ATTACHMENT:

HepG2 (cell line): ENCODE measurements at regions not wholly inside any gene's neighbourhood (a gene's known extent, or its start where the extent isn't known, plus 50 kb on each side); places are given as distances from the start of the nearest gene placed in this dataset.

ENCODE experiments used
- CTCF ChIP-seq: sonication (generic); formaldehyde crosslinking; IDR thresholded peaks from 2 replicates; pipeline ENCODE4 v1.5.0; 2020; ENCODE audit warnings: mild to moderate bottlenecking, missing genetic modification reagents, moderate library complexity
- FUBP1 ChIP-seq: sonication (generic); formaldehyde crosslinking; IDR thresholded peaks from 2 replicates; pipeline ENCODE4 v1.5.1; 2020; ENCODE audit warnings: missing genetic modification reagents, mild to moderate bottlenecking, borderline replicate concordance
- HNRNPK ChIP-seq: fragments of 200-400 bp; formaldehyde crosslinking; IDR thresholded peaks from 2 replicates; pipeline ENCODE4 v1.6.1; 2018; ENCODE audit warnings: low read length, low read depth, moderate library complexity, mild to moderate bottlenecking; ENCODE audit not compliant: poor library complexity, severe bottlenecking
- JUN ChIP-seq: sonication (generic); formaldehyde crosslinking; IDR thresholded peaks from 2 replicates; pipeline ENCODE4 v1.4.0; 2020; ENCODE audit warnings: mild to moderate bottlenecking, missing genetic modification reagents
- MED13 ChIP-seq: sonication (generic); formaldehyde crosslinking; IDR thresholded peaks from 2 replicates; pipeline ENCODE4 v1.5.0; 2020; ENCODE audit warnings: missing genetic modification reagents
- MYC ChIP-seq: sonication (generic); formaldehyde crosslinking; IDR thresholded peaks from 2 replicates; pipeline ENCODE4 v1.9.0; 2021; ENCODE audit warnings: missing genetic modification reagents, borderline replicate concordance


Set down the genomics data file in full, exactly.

HepG2 (cell line): ENCODE measurements at regions not wholly inside any gene's neighbourhood (a gene's known extent, or its start where the extent isn't known, plus 50 kb on each side); places are given as distances from the start of the nearest gene placed in this dataset.

ENCODE experiments used
- CTCF ChIP-seq: sonication (generic); formaldehyde crosslinking; IDR thresholded peaks from 2 replicates; pipeline ENCODE4 v1.5.0; 2020; ENCODE audit warnings: mild to moderate bottlenecking, missing genetic modification reagents, moderate library complexity
- FUBP1 ChIP-seq: sonication (generic); formaldehyde crosslinking; IDR thresholded peaks from 2 replicates; pipeline ENCODE4 v1.5.1; 2020; ENCODE audit warnings: missing genetic modification reagents, mild to moderate bottlenecking, borderline replicate concordance
- HNRNPK ChIP-seq: fragments of 200-400 bp; formaldehyde crosslinking; IDR thresholded peaks from 2 replicates; pipeline ENCODE4 v1.6.1; 2018; ENCODE audit warnings: low read length, low read depth, moderate library complexity, mild to moderate bottlenecking; ENCODE audit not compliant: poor library complexity, severe bottlenecking
- JUN ChIP-seq: sonication (generic); formaldehyde crosslinking; IDR thresholded peaks from 2 replicates; pipeline ENCODE4 v1.4.0; 2020; ENCODE audit warnings: mild to moderate bottlenecking, missing genetic modification reagents
- MED13 ChIP-seq: sonication (generic); formaldehyde crosslinking; IDR thresholded peaks from 2 replicates; pipeline ENCODE4 v1.5.0; 2020; ENCODE audit warnings: missing genetic modification reagents
- MYC ChIP-seq: sonication (generic); formaldehyde crosslinking; IDR thresholded peaks from 2 replicates; pipeline ENCODE4 v1.9.0; 2021; ENCODE audit warnings: missing genetic modification reagents, borderline replicate concordance